An Exploratory Study of Stress Coping and Resiliency of Black Men at One Medical School: A Critical Race Theory Perspective

Cassandra Acheampong, Carenado Davis, David Holder, Paige Averett, Todd Savitt, Kendall Campbell

Research output: Contribution to journalArticlepeer-review

14 Scopus citations

Abstract

Black men have reported a number of stressful experiences during medical school training. Guided by Critical Race Theory, the authors examined the survey responses of 16 Black men who matriculated at one medical school to assess perceptions of medical school stress. The researchers identified several themes: (1) perceived academic inequities created tension between Black and non-Black medical students but provided bonding opportunities among Black male medical students, (2) stress negatively impacted academic performance and personal health, and (3) use of social support and spirituality contributed to coping and resiliency. For Black male medical students, the general stress of medical school can be compounded by additional race-related stress. Supporting the success of Black male medical students requires understanding perceived stressors, a focus on helping Black men build social and spiritual connections that contribute to resiliency, and active efforts at the organizational level to address perceptions of academic inequity.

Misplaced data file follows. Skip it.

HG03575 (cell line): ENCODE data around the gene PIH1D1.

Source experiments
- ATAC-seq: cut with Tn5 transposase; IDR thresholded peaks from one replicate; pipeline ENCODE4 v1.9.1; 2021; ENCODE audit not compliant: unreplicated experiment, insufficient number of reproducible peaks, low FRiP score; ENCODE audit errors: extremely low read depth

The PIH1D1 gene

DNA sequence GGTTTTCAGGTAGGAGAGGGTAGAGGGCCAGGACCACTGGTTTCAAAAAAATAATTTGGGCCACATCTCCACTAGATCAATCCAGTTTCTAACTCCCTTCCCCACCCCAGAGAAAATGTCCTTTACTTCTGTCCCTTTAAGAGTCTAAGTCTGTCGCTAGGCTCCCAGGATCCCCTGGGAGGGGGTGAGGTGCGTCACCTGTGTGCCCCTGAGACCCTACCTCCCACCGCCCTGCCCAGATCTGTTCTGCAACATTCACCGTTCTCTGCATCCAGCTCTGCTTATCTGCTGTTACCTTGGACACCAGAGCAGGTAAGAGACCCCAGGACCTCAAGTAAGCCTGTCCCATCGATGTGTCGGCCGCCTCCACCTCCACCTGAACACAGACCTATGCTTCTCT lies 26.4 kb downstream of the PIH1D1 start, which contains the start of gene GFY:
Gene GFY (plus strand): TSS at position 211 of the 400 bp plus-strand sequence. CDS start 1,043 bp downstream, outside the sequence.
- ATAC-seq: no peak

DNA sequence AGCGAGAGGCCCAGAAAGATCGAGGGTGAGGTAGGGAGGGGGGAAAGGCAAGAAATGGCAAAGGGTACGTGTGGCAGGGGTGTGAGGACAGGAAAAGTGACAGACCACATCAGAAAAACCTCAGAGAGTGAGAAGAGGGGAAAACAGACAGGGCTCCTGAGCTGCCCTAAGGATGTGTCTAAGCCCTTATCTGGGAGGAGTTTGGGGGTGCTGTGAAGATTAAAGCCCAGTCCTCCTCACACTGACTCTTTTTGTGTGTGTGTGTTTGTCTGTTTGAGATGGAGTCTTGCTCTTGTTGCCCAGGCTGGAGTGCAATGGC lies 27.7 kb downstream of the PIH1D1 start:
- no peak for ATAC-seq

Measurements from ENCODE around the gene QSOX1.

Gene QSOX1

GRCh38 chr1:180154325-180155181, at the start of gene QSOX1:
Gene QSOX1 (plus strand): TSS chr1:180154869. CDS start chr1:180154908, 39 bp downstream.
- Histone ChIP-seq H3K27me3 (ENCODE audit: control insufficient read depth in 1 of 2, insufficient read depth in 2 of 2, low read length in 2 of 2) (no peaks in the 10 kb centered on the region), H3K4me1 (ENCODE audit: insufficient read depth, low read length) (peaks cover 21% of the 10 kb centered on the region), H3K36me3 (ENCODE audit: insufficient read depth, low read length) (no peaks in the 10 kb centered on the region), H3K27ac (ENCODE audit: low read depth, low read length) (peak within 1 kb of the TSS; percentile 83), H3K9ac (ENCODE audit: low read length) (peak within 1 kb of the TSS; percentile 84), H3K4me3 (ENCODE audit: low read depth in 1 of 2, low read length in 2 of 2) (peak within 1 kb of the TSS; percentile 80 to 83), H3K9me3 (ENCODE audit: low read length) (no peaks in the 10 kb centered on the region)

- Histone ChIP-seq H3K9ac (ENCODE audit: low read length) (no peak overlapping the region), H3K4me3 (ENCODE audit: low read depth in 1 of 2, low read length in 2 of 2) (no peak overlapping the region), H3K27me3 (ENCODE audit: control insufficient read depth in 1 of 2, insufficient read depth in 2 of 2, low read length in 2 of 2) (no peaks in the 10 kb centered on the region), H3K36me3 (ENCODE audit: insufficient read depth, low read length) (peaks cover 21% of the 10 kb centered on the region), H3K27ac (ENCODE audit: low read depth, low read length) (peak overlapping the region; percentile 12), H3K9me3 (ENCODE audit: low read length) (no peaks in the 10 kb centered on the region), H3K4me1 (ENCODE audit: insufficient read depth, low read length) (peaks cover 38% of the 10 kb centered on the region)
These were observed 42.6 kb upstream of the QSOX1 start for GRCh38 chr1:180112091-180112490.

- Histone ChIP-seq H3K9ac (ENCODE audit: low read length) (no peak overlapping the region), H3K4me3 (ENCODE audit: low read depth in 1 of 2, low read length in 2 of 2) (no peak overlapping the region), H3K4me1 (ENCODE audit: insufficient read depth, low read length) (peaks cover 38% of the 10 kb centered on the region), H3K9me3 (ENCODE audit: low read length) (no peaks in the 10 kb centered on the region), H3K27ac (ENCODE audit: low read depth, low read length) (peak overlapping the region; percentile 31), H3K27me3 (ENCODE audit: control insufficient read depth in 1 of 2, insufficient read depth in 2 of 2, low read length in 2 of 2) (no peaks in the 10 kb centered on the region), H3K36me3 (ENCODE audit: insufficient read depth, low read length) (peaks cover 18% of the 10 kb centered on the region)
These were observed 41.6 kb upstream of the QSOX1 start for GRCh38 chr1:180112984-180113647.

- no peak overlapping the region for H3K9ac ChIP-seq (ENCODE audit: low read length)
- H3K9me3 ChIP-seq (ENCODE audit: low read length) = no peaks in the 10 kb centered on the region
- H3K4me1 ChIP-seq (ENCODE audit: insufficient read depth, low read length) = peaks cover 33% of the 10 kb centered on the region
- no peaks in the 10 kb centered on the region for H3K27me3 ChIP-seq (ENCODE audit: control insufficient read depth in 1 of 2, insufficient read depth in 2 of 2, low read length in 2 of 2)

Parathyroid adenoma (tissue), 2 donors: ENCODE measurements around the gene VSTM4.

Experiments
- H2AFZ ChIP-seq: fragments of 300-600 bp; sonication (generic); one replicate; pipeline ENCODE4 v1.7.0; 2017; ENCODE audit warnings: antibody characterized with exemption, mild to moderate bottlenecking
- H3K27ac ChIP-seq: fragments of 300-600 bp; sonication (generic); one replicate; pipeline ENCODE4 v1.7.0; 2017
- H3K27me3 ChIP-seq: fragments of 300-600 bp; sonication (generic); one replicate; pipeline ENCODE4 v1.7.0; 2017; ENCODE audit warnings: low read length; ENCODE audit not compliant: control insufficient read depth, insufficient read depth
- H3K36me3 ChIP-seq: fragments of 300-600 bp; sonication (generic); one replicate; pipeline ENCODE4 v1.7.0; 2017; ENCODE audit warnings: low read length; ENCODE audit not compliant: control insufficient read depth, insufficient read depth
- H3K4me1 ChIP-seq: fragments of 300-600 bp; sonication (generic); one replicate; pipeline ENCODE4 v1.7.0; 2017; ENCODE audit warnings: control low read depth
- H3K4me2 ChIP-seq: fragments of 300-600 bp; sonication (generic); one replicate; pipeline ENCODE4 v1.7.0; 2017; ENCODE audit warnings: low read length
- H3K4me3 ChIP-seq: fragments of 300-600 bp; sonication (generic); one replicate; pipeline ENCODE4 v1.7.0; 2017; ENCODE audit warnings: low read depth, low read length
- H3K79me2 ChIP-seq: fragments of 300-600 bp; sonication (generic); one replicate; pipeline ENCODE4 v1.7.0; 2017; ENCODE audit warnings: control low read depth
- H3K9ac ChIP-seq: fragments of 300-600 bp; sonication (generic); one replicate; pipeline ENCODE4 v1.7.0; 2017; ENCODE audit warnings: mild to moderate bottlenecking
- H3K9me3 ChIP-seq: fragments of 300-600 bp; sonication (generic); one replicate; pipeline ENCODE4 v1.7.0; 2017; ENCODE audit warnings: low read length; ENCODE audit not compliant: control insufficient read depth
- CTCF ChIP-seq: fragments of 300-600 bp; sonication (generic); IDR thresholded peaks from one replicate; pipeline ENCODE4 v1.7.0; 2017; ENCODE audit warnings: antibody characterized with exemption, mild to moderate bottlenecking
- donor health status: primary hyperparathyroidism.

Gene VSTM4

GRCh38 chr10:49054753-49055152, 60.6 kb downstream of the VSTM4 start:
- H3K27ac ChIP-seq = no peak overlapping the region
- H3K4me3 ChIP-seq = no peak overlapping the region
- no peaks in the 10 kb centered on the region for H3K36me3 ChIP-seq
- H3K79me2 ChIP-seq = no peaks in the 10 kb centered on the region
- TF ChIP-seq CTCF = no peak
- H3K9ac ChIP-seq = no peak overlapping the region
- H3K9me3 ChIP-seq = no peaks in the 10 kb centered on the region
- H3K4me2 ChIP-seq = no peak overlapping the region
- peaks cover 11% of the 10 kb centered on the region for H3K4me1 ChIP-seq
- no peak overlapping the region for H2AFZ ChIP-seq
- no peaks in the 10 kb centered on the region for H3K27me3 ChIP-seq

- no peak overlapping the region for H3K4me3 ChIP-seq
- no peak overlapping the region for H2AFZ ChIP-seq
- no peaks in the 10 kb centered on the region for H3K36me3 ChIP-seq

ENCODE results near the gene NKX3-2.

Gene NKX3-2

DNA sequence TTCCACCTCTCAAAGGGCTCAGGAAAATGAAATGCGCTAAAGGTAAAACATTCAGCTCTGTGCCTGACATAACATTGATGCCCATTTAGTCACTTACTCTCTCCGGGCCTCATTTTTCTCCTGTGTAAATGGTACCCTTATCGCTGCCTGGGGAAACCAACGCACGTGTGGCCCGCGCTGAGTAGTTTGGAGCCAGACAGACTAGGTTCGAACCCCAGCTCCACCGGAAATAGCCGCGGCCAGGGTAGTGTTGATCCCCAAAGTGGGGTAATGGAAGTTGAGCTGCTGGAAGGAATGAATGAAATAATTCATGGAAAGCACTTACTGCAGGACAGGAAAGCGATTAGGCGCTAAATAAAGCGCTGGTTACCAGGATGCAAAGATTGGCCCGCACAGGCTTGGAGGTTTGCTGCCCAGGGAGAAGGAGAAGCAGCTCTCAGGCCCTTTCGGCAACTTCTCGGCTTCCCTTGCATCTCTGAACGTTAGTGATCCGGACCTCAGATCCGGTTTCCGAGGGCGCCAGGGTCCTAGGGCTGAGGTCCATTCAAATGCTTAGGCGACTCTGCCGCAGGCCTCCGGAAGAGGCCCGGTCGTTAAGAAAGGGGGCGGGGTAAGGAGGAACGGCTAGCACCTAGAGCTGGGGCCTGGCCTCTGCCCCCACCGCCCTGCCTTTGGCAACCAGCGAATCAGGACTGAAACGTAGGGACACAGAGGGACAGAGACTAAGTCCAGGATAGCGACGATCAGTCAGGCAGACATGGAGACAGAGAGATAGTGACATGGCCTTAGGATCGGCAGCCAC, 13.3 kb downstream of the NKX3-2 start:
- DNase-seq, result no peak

Original languageEnglish (US)
Pages (from-to)214-219
Number of pages6
JournalJournal of Racial and Ethnic Health Disparities
Volume6
Issue number1
DOIs
StatePublished - Feb 15 2019
Externally publishedYes

Keywords

  • Black men in medical school
  • Race and ethnicity
  • Stress coping of Black men
  • Underrepresented minority students in medicine

ASJC Scopus subject areas

  • Health(social science)
  • Anthropology
  • Sociology and Political Science
  • Health Policy
  • Public Health, Environmental and Occupational Health

Fingerprint

Dive into the research topics of 'An Exploratory Study of Stress Coping and Resiliency of Black Men at One Medical School: A Critical Race Theory Perspective'. Together they form a unique fingerprint.

Cite this